Students donate skills to elder-abuse awareness

09 November 2009

Students donate skills Making a difference: (From left) Students Gwamaka Mwalemba, Kenneth Mashingaidze, Beverly Maphutha and Louis Kinunda developed a website for Action of Elder Abuse South Africa, part of their community service.

Awareness of the abuse suffered by the elderly has received a leg-up after a group of UCT students developed a website for a Cape Town-based non-governmental organisation that deals with the problem.

Although statistics are sketchy, it has been reported that a significant number of crimes against the elderly, mainly by family members, are not reported to police.

But Action on Elder Abuse South Africa (AEASA) will soon be able to draw greater attention to the phenomena via the new website. It will also stand the organisation in good stead in its fundraising efforts.

This thanks to the work of Louis Kinunda, Beverly Maphutha, Kenneth Mashingaidze and Gwamaka Mwalemba, honours students in information systems.

The team undertook the project as part of the community service component of their studies.

They were put in touch with AEASA by Colin Smith, a senior lecturer in accounting, and met with the organisation early this year.

Smith, a social-worker-turned accountant, does financial management for AEASA as part of his outreach work, and says the NGO wanted the website to raise its profile and assist in attracting funding.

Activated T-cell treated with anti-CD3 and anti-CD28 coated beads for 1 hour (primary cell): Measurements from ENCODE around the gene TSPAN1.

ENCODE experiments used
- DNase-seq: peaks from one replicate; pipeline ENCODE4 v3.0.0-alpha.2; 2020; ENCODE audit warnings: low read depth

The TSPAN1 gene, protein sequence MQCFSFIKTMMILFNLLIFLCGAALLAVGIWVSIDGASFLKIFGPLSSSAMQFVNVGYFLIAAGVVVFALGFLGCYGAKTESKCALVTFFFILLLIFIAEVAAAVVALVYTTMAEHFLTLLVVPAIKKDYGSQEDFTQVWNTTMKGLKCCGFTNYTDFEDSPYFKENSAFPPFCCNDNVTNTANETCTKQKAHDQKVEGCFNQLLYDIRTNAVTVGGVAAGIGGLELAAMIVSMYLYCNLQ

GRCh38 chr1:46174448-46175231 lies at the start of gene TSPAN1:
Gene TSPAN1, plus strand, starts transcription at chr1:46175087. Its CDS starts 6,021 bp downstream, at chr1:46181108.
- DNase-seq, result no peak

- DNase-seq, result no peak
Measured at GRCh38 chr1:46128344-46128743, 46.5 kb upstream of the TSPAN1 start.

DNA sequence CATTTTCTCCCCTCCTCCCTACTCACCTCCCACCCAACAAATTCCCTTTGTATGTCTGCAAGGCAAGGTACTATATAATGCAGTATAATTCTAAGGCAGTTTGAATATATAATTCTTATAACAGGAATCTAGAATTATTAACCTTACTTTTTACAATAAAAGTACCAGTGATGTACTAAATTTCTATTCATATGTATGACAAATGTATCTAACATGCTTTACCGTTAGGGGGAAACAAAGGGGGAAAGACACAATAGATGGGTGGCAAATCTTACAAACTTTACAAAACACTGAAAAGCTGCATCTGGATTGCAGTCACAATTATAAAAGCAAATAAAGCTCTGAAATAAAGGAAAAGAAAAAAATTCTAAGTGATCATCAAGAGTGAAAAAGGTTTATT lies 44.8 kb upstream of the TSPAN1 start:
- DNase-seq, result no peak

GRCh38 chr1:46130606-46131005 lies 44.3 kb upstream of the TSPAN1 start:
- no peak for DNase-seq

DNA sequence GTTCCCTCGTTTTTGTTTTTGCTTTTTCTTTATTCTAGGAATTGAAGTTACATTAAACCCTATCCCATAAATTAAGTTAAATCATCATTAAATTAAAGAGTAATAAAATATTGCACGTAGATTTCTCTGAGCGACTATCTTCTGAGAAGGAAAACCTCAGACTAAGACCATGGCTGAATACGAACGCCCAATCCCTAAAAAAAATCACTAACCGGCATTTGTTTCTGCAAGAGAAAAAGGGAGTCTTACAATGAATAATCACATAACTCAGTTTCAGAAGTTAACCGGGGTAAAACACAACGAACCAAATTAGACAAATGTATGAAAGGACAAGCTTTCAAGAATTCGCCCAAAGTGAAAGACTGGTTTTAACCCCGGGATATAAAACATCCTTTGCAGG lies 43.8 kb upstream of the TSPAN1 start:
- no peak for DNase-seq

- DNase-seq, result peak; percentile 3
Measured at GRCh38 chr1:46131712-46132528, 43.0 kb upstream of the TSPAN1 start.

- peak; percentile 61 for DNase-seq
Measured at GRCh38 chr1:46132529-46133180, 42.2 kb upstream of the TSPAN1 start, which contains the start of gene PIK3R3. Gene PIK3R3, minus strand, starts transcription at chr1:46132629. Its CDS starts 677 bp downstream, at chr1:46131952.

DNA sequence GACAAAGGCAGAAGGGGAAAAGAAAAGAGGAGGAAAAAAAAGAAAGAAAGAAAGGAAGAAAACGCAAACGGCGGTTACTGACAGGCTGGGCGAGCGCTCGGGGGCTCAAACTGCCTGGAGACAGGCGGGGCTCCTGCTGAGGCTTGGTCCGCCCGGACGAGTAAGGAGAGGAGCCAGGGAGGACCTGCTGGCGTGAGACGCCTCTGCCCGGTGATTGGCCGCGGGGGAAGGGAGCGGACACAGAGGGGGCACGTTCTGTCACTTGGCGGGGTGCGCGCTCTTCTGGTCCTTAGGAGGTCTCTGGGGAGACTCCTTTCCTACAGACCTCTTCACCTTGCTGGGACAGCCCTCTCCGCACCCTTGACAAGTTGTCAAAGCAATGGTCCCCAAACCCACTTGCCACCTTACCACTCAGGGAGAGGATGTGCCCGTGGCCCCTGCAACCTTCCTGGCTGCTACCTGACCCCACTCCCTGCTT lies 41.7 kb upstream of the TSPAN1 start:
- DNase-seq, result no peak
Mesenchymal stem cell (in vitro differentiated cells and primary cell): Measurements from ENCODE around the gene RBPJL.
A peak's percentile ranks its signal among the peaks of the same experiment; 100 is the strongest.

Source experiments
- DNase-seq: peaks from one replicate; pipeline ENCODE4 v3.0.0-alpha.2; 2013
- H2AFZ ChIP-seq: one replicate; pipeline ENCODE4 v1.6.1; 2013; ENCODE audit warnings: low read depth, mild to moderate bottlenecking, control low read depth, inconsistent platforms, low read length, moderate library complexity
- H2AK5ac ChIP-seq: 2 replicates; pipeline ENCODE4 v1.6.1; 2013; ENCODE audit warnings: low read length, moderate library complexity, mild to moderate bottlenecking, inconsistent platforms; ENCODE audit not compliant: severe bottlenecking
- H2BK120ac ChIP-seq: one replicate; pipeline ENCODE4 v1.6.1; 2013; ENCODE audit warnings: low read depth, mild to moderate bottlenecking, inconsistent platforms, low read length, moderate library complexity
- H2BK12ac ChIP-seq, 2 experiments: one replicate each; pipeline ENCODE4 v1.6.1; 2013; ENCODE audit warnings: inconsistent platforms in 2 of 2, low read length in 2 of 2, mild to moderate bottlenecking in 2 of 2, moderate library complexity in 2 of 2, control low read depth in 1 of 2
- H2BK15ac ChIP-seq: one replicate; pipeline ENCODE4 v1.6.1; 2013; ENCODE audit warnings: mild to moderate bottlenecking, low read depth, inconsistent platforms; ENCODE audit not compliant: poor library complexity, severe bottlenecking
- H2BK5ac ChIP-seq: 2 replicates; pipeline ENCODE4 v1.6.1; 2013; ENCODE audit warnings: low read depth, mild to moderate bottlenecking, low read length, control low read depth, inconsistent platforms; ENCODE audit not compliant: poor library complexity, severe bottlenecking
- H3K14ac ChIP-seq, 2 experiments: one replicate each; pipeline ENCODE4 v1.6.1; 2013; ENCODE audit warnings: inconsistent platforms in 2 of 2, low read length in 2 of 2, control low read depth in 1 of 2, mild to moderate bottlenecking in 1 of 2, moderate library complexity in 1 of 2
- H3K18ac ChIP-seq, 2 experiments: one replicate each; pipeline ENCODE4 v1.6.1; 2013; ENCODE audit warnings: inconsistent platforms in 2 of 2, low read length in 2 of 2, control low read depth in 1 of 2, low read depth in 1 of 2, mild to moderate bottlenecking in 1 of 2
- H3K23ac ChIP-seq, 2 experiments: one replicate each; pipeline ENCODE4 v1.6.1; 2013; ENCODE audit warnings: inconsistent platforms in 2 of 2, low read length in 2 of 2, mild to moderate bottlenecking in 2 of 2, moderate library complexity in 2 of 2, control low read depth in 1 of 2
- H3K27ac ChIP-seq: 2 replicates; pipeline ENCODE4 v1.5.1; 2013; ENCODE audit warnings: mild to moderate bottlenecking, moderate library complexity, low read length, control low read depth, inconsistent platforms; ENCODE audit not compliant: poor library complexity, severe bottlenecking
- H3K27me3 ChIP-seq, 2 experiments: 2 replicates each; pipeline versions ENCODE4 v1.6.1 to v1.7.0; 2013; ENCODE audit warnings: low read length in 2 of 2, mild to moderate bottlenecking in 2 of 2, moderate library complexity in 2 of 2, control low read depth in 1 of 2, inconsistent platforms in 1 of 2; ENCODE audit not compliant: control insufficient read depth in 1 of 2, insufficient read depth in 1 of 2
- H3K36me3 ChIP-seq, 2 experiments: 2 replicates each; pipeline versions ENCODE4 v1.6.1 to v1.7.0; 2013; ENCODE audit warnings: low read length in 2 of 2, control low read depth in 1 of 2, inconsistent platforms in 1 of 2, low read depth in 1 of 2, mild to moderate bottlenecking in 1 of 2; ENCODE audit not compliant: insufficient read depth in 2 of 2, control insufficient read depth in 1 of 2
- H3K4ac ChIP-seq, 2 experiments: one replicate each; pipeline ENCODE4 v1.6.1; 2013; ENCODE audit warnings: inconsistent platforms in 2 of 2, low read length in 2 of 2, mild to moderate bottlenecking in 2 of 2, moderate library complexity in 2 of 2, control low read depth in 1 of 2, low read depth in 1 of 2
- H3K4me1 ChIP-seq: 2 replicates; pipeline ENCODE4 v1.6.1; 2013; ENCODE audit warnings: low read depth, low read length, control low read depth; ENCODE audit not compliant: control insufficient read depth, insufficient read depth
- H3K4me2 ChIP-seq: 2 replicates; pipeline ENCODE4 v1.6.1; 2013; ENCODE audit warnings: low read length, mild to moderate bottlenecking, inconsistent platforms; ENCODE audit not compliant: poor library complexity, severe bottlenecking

The students' project has provided a convenient way to meet this objective, Smith notes.

"Their business analysis has truly captured the very essence of the organisation and the webpage design encapsulated this perfectly."

For months the students juggled their demanding academic work and the hours it took putting the website together. This was quite challenging and time management was vital, they say.

In consultation with the staff of AEASA, the team did all the work on the project themselves, from designing web pages and categorising information, to researching the technical aspects of web development and how to publish the website.

The site, which will contain essential information about AEASA and raise awareness on elder abuse, is now complete and will be handed over to the organisation soon.

The team said they have learnt a lot over the months. The project provided them with first-hand experience in web development, exposed them to elder abuse, and highlighted the importance of contributing to community development.

"We have always been taught how to apply information systems in business, but this has taught us that we can also use it to help uplift communities," says Mwalemba.

Kinunda added that this has motivated the team to prioritise social development in their career paths, "and we will certainly think of doing the same back in our communities. You don't have to do a lot".

Mashingaidze suggested that community service should be a university-wide feature.

The group were presented with certificates in appreciation of their work.

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